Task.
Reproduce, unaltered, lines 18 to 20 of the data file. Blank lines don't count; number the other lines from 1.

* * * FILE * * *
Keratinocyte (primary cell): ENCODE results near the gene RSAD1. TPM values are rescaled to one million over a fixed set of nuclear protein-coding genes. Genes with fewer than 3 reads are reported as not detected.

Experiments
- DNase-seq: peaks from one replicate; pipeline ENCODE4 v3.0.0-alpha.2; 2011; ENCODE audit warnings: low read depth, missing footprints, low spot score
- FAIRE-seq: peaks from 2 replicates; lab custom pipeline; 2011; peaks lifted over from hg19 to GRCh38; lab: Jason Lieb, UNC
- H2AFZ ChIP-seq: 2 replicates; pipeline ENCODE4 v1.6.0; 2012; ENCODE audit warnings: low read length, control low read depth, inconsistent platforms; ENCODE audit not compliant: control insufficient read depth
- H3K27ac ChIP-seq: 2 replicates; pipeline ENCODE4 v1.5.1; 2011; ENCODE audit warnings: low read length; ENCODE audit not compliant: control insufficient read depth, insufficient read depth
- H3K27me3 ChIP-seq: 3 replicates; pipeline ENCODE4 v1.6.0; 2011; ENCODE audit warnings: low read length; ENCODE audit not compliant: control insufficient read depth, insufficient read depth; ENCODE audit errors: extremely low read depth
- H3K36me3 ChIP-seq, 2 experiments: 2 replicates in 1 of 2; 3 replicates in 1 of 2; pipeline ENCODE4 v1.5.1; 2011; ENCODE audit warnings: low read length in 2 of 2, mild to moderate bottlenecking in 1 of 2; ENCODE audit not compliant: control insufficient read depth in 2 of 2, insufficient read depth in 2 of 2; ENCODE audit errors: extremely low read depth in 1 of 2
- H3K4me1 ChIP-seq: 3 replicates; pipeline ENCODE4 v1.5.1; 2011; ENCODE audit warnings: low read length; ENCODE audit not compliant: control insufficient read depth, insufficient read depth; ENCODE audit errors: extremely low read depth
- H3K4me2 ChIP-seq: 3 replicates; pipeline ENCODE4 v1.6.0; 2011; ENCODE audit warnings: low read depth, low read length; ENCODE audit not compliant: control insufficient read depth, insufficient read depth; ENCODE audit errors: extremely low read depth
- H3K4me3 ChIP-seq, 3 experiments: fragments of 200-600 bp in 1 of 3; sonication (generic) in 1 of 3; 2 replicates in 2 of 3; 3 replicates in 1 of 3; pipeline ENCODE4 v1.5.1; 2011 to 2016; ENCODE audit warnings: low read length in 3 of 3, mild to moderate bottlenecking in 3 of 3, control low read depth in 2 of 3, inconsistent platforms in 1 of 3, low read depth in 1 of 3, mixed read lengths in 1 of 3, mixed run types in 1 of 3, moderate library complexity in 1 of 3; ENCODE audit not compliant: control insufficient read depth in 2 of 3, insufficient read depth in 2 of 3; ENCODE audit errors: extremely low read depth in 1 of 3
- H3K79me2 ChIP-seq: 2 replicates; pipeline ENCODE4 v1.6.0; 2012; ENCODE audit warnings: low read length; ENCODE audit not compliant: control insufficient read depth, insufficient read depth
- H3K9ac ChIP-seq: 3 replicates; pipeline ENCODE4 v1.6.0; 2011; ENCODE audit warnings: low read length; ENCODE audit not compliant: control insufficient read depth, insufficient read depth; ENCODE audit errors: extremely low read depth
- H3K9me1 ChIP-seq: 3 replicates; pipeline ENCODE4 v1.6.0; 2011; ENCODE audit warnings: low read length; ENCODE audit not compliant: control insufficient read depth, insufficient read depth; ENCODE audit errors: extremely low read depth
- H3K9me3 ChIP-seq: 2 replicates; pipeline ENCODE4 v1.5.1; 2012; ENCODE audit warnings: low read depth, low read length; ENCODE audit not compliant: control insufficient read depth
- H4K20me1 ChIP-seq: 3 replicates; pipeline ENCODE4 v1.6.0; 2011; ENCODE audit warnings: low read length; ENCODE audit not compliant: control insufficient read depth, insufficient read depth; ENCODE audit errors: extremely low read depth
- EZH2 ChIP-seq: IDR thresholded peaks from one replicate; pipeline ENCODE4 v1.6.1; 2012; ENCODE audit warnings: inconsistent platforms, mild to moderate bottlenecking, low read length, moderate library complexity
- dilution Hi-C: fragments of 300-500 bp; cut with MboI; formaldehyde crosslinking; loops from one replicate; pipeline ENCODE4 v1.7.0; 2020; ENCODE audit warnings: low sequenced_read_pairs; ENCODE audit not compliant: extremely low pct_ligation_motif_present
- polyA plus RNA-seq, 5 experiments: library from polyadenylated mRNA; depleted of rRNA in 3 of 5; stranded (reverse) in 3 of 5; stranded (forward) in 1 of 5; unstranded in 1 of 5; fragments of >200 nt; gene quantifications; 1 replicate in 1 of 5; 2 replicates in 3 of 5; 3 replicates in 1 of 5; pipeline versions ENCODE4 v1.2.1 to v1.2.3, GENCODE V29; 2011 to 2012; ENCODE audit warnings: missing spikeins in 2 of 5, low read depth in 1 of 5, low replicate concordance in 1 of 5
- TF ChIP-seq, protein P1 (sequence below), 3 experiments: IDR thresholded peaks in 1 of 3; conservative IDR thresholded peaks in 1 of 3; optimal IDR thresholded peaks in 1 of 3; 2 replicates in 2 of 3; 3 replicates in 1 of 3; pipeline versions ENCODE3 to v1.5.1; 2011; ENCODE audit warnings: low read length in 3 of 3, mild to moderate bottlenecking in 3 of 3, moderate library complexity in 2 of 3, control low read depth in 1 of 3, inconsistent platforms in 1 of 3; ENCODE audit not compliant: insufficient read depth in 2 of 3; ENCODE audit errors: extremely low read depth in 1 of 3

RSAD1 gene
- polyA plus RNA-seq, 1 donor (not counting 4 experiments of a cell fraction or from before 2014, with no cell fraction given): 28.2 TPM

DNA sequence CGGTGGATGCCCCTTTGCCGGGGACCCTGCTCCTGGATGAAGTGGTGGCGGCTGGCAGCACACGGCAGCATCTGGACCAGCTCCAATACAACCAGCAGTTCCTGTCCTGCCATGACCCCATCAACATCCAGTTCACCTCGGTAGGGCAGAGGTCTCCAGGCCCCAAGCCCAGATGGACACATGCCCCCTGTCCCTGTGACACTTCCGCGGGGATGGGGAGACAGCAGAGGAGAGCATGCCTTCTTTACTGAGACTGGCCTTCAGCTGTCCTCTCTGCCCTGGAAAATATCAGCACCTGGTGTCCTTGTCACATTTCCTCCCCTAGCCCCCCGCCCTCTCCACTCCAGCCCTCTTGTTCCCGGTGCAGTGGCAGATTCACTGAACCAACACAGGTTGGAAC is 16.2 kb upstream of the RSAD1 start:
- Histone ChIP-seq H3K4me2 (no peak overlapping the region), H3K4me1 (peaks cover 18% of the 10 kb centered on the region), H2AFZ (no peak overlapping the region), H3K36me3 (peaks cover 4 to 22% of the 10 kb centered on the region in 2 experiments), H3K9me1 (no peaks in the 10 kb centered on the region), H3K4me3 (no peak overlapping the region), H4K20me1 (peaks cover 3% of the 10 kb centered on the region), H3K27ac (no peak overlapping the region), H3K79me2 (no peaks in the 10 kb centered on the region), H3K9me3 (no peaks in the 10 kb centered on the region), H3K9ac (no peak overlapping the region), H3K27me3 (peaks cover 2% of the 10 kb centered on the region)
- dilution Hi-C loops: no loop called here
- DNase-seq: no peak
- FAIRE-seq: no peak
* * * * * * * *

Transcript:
- dilution Hi-C: fragments of 300-500 bp; cut with MboI; formaldehyde crosslinking; loops from one replicate; pipeline ENCODE4 v1.7.0; 2020; ENCODE audit warnings: low sequenced_read_pairs; ENCODE audit not compliant: extremely low pct_ligation_motif_present
- polyA plus RNA-seq, 5 experiments: library from polyadenylated mRNA; depleted of rRNA in 3 of 5; stranded (reverse) in 3 of 5; stranded (forward) in 1 of 5; unstranded in 1 of 5; fragments of >200 nt; gene quantifications; 1 replicate in 1 of 5; 2 replicates in 3 of 5; 3 replicates in 1 of 5; pipeline versions ENCODE4 v1.2.1 to v1.2.3, GENCODE V29; 2011 to 2012; ENCODE audit warnings: missing spikeins in 2 of 5, low read depth in 1 of 5, low replicate concordance in 1 of 5
- TF ChIP-seq, protein P1 (sequence below), 3 experiments: IDR thresholded peaks in 1 of 3; conservative IDR thresholded peaks in 1 of 3; optimal IDR thresholded peaks in 1 of 3; 2 replicates in 2 of 3; 3 replicates in 1 of 3; pipeline versions ENCODE3 to v1.5.1; 2011; ENCODE audit warnings: low read length in 3 of 3, mild to moderate bottlenecking in 3 of 3, moderate library complexity in 2 of 3, control low read depth in 1 of 3, inconsistent platforms in 1 of 3; ENCODE audit not compliant: insufficient read depth in 2 of 3; ENCODE audit errors: extremely low read depth in 1 of 3